What does it mean if my doctor says I am malingering?
Malingering, in the context of workers’ compensation, means someone who exaggerates or makes up symptoms of physical and/or mental disorders in order to avoid working, to obtain drugs/medications, continue receiving weekly benefits or increase the value of their claim for settlement purposes. In other words, someone who claims he/she is not able to return to work even though there is no medical evidence of disability.
Often, employers/insurers send injured workers to their doctors who make this judgement. A opinion that you are malingering can be a significant problem for your workers’ comp claim. In Georgia, accusations of malingering are thrown about without much to back them up, however, in the event that a judge accepts the doctor’s accusation or suggestion of malingering, it can lead to unfavorable rulings.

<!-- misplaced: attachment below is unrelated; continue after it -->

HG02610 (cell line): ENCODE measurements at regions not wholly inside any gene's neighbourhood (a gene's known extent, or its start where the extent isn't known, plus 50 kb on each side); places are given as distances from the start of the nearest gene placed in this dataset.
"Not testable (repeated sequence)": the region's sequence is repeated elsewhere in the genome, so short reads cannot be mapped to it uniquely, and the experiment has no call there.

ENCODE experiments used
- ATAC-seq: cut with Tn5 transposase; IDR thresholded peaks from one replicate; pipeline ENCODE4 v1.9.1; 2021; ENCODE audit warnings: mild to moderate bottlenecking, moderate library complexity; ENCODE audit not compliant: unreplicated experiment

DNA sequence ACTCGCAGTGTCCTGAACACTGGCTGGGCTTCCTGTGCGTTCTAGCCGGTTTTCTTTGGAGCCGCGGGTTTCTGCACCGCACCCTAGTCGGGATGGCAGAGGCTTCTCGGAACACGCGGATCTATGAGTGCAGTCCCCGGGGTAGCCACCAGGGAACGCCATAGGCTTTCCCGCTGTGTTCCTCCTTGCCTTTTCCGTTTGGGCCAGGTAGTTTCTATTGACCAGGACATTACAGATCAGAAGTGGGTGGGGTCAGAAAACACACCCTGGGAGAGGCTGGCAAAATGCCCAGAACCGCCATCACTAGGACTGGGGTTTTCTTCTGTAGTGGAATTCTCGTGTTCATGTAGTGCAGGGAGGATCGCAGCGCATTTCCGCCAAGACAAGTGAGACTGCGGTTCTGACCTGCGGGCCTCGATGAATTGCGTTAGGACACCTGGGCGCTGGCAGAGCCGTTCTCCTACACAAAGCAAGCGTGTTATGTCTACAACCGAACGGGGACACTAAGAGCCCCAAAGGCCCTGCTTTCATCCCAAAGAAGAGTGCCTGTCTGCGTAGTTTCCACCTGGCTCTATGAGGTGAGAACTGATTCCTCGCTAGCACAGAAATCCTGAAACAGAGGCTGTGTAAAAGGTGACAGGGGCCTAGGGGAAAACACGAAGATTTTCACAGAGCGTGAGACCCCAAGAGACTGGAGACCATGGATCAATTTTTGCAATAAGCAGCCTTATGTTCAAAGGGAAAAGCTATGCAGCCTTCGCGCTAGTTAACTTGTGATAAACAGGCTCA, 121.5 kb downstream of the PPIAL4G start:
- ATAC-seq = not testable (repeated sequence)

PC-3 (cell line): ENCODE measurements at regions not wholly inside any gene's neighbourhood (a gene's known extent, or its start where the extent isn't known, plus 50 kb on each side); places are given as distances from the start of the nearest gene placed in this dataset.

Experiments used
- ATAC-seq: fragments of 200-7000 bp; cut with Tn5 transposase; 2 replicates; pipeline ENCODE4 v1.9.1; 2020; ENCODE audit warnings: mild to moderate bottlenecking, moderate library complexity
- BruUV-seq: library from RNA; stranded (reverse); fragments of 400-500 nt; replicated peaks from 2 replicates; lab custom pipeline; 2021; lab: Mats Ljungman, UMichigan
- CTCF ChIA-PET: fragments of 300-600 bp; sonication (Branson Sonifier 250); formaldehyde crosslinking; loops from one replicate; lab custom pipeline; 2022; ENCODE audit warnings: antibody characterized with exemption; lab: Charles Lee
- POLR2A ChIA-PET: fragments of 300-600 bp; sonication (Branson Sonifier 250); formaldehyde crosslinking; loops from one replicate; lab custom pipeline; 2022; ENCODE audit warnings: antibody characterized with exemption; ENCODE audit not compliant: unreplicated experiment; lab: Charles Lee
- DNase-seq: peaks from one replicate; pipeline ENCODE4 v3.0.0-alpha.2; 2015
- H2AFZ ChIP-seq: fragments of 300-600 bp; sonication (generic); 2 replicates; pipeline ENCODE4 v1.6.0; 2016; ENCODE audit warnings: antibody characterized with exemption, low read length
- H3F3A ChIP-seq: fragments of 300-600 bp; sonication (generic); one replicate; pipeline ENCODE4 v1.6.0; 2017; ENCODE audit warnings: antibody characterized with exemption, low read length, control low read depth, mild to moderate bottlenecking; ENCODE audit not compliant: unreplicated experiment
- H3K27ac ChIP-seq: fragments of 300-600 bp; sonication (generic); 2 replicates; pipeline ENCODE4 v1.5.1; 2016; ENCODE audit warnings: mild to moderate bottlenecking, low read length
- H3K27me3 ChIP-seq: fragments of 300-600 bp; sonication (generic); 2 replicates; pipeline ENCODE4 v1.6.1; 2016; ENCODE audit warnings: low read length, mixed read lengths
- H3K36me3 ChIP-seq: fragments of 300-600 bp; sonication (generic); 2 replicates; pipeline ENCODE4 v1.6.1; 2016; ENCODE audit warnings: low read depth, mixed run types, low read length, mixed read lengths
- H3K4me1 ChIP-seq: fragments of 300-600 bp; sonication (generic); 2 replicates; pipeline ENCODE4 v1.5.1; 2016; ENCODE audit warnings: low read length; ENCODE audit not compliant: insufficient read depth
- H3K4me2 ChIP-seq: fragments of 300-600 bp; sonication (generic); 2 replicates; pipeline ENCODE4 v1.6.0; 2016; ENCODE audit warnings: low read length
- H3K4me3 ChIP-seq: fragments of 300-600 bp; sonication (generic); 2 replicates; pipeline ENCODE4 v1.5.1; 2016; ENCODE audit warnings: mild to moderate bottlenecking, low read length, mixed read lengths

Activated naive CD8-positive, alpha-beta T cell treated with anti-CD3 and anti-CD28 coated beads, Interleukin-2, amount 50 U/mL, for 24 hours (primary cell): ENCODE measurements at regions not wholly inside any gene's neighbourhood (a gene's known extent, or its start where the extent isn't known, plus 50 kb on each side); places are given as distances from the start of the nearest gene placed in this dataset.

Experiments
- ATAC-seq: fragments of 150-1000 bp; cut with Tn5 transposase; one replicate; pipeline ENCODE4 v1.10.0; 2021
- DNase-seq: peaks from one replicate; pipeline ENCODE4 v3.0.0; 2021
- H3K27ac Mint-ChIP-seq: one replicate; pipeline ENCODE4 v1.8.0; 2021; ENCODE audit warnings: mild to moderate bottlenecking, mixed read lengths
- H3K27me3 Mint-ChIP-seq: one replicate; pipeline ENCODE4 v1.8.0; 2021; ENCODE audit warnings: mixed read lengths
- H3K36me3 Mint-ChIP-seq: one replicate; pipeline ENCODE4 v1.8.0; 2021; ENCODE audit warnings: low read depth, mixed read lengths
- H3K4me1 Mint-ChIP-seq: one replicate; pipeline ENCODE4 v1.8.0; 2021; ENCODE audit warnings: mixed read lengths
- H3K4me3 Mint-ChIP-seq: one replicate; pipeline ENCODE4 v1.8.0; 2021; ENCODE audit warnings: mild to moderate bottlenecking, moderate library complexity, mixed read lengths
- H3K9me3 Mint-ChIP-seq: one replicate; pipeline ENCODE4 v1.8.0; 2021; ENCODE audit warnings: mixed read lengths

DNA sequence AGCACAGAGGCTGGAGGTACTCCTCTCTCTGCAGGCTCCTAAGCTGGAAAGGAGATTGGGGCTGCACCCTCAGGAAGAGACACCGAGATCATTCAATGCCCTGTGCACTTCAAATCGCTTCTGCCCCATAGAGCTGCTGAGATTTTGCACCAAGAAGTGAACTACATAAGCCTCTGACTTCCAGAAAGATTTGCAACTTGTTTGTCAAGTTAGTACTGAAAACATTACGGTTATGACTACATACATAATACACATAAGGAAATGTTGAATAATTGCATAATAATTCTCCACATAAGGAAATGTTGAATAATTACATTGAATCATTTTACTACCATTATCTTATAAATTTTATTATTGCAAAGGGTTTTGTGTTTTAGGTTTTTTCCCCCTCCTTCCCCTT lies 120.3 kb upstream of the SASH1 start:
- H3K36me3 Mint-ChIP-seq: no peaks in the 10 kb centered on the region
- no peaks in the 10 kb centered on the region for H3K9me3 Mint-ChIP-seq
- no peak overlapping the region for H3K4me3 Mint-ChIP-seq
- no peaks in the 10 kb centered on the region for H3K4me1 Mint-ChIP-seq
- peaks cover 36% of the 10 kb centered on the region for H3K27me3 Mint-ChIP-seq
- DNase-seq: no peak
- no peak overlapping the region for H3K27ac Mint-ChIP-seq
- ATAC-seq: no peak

What can you do to avoid being labeled a malingerer? First, don’t let your employer/insurer select your doctor who is more likely to indicate this “opinion.” Second, be sure that you are portraying yourself as an honest but injured person who is following all of his physicians directions or orders. Show that you are working hard to reach a point where you are able to return to work.
If you feel that you have unjustly been labeled as a malingerer, contact the Law Offices of Laura Lanzisera and allow us to fight for your right to receive benefits. We will review your medical records and work hard to get you all of the benefits you are entitled.
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